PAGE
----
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Highlights | Welcome to the community

  • UW Medicine Graduate Medical Education welcomes 502 new trainees this year.
  • Trainees include residents and fellows in over 200 specialties and subspecialties.
  • Currently there are more than 1,550 trainees rotating at over 500 sites in the Washington, Wyoming, Alaska, Montana and Idaho (WWAMI) region and beyond.
  • New trainees are excited about building research and clinical skills while promoting diversity and inclusion and mentoring others.
  • Current trainees advise incoming trainees to rely on teamwork and find balance between their work and personal lives.


As the new academic year begins, 502 new residents and fellows are joining UW Medicine Graduate Medical Education (GME) programs to further their medical and dental training.

Graduate medical education refers to the period of education in a particular specialty (residency) or subspecialty (fellowship) following medical or dental school. Here, trainees work in hundreds of different programs, from emergency medicine and surgery to lesser-known specialties such as nuclear medicine and headache medicine.

One in six physicians at UW Medicine is a resident or fellow, and over 100 graduating residents and fellows accept faculty roles within UW Medicine each year.

“It is always a pleasure to welcome new residents and fellows to our UW Medicine family. Every year, we look forward to training the next generation of exceptional physicians and to their many contributions to our patients — and to improving the health of all people,” says Byron Joyner, MD, vice dean for Graduate Medical Education and a Designated Institutional Official.

There are currently more than 1,550 trainees rotating at over 500 sites in the Washington, Wyoming, Alaska, Montana and Idaho (WWAMI) region and beyond. Trainees experience a diverse range of clinical education and hands-on learning experiences in hospitals and clinics, cities and rural communities.

“We are excited to welcome our incoming trainees to the UW School of Medicine as they begin the next phase of their training with us. Our residents and fellows are highly valued members of our UW Medicine team providing outstanding care to our patients and advancing our research and educational programs,” says Timothy Dellit, MD, interim CEO of UW Medicine, interim executive vice president for medical affairs and interim dean of the UW School of Medicine.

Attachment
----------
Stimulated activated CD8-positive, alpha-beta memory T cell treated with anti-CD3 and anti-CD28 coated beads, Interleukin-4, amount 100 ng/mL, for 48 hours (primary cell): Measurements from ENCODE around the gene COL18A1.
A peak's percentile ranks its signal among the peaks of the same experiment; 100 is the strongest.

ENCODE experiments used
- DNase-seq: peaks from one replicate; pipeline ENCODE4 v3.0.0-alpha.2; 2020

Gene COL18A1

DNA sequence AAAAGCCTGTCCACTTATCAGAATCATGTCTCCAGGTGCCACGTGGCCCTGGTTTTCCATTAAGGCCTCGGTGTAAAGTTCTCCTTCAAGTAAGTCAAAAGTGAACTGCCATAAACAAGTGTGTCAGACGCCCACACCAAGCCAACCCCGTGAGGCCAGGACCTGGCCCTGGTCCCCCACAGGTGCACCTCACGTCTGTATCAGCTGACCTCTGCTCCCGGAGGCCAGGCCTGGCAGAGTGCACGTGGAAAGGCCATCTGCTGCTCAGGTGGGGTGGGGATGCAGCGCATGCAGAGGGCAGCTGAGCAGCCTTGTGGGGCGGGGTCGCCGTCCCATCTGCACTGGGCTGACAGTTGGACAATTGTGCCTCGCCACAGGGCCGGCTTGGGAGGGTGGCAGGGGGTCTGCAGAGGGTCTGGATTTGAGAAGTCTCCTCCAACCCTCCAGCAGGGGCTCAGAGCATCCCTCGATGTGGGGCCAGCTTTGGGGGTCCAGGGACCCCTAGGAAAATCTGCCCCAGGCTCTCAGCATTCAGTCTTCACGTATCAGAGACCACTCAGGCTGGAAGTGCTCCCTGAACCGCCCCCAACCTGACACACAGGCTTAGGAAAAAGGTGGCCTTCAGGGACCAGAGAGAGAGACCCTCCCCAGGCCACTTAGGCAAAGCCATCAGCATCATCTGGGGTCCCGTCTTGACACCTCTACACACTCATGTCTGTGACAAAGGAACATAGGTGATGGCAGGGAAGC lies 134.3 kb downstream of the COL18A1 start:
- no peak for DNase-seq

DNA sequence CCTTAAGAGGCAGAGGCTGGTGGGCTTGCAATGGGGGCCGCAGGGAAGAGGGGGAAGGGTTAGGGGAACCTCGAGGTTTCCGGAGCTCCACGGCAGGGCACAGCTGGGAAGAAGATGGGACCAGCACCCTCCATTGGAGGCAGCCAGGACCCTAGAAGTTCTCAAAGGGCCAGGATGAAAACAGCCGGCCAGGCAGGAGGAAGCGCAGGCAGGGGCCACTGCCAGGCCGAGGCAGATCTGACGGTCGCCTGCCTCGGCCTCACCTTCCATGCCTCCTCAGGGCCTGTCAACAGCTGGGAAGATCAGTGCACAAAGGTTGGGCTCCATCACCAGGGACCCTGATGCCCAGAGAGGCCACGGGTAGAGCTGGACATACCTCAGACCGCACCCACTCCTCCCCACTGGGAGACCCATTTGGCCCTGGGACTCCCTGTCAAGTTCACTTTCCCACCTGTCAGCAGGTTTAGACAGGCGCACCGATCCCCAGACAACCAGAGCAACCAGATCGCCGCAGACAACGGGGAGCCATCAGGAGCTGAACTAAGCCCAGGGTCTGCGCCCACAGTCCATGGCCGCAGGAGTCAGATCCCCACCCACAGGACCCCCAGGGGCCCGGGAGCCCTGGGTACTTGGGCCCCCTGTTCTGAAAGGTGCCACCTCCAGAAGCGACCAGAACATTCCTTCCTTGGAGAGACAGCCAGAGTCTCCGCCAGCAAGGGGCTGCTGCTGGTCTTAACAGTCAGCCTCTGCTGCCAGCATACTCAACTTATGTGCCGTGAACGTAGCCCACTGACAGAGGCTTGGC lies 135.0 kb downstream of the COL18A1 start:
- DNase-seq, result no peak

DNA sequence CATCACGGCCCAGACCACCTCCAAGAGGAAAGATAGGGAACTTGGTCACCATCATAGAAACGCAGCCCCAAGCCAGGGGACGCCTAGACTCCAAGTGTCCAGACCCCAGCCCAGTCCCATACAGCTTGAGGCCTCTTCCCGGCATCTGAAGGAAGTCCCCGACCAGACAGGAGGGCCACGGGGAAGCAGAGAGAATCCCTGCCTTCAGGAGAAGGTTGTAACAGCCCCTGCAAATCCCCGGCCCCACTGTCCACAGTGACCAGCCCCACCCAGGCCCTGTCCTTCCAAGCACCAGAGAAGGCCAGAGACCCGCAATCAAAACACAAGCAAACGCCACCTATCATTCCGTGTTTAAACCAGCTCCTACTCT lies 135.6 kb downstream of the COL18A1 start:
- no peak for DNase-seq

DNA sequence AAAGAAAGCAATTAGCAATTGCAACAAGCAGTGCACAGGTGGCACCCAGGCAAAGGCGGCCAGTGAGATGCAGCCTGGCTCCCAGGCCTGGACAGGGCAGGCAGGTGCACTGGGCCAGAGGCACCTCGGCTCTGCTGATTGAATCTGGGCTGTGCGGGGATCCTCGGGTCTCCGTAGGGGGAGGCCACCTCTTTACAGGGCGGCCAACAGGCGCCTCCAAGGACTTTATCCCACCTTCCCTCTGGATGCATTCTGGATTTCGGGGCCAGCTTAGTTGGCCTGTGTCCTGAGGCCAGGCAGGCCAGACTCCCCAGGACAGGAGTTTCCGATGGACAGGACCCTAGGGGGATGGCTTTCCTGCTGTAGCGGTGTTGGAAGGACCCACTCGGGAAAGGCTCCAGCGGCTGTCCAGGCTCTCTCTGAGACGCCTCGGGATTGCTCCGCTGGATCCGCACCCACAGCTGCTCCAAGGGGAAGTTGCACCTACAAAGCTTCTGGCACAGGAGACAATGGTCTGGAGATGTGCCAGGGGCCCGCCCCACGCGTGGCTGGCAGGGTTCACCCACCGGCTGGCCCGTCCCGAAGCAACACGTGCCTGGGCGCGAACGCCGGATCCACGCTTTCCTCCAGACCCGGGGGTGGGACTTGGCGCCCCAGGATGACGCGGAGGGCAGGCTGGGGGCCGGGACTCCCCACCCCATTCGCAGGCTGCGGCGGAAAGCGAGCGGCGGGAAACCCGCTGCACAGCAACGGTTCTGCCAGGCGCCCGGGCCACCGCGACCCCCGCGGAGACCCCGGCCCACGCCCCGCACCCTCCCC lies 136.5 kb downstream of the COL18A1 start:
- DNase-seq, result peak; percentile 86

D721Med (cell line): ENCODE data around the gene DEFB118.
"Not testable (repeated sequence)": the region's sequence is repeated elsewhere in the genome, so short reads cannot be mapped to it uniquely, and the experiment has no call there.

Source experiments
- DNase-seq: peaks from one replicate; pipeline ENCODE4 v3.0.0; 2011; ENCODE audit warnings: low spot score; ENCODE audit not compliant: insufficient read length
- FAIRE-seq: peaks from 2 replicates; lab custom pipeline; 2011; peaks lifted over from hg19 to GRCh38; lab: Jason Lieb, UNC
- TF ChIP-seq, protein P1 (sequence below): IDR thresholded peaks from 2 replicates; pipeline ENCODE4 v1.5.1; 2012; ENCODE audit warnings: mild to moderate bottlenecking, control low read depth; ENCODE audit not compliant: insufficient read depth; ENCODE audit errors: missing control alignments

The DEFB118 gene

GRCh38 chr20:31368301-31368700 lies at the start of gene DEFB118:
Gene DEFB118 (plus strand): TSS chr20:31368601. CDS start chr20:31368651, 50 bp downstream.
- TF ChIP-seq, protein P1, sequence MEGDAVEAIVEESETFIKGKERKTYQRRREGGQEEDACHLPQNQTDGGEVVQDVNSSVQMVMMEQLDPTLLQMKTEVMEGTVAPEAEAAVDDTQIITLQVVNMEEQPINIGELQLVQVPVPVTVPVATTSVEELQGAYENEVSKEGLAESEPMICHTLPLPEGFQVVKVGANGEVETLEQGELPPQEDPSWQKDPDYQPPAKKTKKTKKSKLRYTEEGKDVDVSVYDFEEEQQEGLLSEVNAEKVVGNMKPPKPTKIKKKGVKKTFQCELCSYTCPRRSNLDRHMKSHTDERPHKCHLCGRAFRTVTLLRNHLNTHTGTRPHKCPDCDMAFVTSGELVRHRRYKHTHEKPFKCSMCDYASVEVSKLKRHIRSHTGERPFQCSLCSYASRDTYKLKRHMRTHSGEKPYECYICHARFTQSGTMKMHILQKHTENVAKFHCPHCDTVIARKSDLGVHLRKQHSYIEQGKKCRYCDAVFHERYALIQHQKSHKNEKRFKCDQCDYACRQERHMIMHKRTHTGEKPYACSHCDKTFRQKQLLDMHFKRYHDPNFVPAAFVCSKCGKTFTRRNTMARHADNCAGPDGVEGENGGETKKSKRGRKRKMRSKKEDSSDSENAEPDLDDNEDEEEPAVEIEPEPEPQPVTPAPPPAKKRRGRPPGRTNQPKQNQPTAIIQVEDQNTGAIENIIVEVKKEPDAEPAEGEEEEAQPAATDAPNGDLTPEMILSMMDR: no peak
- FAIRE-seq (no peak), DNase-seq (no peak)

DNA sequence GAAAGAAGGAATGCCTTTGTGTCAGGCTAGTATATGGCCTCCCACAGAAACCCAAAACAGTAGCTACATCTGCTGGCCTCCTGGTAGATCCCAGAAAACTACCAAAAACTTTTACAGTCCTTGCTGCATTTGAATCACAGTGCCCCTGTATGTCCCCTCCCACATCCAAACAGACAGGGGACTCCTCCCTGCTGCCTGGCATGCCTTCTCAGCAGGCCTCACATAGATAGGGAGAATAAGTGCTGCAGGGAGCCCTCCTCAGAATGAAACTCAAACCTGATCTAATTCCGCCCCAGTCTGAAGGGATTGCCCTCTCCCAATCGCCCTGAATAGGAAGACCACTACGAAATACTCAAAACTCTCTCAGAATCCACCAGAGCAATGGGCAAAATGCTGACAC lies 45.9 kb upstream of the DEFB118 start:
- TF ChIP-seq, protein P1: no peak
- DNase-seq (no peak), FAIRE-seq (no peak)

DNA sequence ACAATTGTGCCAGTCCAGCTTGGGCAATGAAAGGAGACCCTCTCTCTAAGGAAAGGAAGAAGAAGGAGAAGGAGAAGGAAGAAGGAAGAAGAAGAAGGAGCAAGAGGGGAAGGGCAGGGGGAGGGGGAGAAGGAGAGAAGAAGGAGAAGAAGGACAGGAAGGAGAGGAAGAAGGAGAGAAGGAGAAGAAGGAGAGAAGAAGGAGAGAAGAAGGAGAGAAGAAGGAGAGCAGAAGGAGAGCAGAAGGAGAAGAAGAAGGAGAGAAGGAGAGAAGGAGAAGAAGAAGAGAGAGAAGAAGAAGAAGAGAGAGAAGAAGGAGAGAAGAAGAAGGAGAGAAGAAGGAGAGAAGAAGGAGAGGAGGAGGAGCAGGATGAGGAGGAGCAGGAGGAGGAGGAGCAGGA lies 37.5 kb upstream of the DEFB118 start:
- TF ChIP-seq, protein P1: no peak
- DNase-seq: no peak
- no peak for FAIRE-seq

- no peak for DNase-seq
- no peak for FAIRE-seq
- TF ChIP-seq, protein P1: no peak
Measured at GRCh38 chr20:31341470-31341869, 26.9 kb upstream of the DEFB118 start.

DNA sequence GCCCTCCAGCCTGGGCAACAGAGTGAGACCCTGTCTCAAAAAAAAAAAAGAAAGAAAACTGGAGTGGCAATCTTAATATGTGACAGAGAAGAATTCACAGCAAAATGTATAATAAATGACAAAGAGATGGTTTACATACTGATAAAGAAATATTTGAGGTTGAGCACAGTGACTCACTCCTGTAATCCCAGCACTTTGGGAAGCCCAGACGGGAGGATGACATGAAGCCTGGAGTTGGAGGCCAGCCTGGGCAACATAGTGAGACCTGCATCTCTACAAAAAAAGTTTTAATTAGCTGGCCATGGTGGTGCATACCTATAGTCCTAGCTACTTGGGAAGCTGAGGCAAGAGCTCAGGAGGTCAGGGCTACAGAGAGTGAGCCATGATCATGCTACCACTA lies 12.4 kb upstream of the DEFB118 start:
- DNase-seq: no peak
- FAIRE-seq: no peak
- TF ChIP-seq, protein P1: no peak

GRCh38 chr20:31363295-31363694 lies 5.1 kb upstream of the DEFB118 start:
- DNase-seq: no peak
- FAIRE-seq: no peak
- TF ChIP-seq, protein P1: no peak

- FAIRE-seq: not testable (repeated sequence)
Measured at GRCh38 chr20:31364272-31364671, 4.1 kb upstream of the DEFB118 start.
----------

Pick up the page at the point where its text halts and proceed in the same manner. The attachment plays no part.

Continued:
We asked current trainees which of their accomplishments (so far) that they’re most proud of and what advice they want to share, and asked incoming trainees what they’re most excited about as they start their advanced training.

Excitement for the near future

Alison Uyeda, MD

Alison Uyeda, MD, recent resident and incoming fellow in Pulmonary, Critical Care & Sleep Medicine

In 2019, I began my Internal Medicine residency training at the UW School of Medicine. Amidst a global pandemic, I found a sense of purpose and fulfillment within Pulmonary and Critical Care Medicine. I admired my colleagues in the field who embodied courage and compassion despite unprecedented challenges in the ICU. I am also grateful to have found outstanding mentorship from physician investigators at UW — those who reaffirmed my goal of contributing more broadly to the field of medicine through clinical research.

I am incredibly excited to embark on my fellowship training in Pulmonary and Critical Care Medicine this summer. I know that in this role I will grow immensely as a clinician, educator and leader. As a trainee within the physician-scientist track, I will also obtain my master’s degree in Clinical Epidemiology and develop the practical skills needed for success in clinical research. Every day, I feel deeply privileged to care for people in their most vulnerable moments. This perspective is what drives my passion to improve the lives of my patients and their families through my research and clinical care.

Kanesha Overton, MD

Kanesha Overton, MD, incoming intern in Urology